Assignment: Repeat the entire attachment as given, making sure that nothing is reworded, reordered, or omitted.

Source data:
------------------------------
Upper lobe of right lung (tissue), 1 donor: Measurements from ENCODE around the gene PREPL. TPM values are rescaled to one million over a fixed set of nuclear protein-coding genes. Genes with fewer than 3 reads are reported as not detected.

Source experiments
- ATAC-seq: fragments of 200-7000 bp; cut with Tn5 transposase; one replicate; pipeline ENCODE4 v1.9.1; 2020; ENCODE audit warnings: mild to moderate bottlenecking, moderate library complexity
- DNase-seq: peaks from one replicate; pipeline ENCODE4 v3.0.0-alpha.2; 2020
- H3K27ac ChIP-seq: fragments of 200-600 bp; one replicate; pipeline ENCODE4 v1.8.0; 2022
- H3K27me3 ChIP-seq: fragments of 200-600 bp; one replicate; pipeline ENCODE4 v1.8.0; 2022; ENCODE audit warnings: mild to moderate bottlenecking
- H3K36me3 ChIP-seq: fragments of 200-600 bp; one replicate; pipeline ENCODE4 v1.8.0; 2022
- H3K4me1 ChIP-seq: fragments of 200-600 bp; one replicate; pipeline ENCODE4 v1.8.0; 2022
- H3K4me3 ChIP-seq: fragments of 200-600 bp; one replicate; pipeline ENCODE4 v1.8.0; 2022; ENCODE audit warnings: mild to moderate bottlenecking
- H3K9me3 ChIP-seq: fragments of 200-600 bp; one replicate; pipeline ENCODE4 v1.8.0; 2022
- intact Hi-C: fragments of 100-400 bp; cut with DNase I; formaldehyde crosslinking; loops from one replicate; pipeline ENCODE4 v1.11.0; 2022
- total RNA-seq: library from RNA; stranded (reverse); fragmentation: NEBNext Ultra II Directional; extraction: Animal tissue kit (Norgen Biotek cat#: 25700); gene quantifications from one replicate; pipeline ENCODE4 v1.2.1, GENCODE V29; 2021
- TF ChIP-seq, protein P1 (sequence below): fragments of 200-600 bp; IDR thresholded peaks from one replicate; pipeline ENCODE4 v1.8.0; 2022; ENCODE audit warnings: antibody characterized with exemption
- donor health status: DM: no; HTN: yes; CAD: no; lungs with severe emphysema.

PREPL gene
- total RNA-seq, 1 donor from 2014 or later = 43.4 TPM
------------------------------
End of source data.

Upper lobe of right lung (tissue), 1 donor: Measurements from ENCODE around the gene PREPL. TPM values are rescaled to one million over a fixed set of nuclear protein-coding genes. Genes with fewer than 3 reads are reported as not detected.

Source experiments
- ATAC-seq: fragments of 200-7000 bp; cut with Tn5 transposase; one replicate; pipeline ENCODE4 v1.9.1; 2020; ENCODE audit warnings: mild to moderate bottlenecking, moderate library complexity
- DNase-seq: peaks from one replicate; pipeline ENCODE4 v3.0.0-alpha.2; 2020
- H3K27ac ChIP-seq: fragments of 200-600 bp; one replicate; pipeline ENCODE4 v1.8.0; 2022
- H3K27me3 ChIP-seq: fragments of 200-600 bp; one replicate; pipeline ENCODE4 v1.8.0; 2022; ENCODE audit warnings: mild to moderate bottlenecking
- H3K36me3 ChIP-seq: fragments of 200-600 bp; one replicate; pipeline ENCODE4 v1.8.0; 2022
- H3K4me1 ChIP-seq: fragments of 200-600 bp; one replicate; pipeline ENCODE4 v1.8.0; 2022
- H3K4me3 ChIP-seq: fragments of 200-600 bp; one replicate; pipeline ENCODE4 v1.8.0; 2022; ENCODE audit warnings: mild to moderate bottlenecking
- H3K9me3 ChIP-seq: fragments of 200-600 bp; one replicate; pipeline ENCODE4 v1.8.0; 2022
- intact Hi-C: fragments of 100-400 bp; cut with DNase I; formaldehyde crosslinking; loops from one replicate; pipeline ENCODE4 v1.11.0; 2022
- total RNA-seq: library from RNA; stranded (reverse); fragmentation: NEBNext Ultra II Directional; extraction: Animal tissue kit (Norgen Biotek cat#: 25700); gene quantifications from one replicate; pipeline ENCODE4 v1.2.1, GENCODE V29; 2021
- TF ChIP-seq, protein P1 (sequence below): fragments of 200-600 bp; IDR thresholded peaks from one replicate; pipeline ENCODE4 v1.8.0; 2022; ENCODE audit warnings: antibody characterized with exemption
- donor health status: DM: no; HTN: yes; CAD: no; lungs with severe emphysema.

PREPL gene
- total RNA-seq, 1 donor from 2014 or later = 43.4 TPM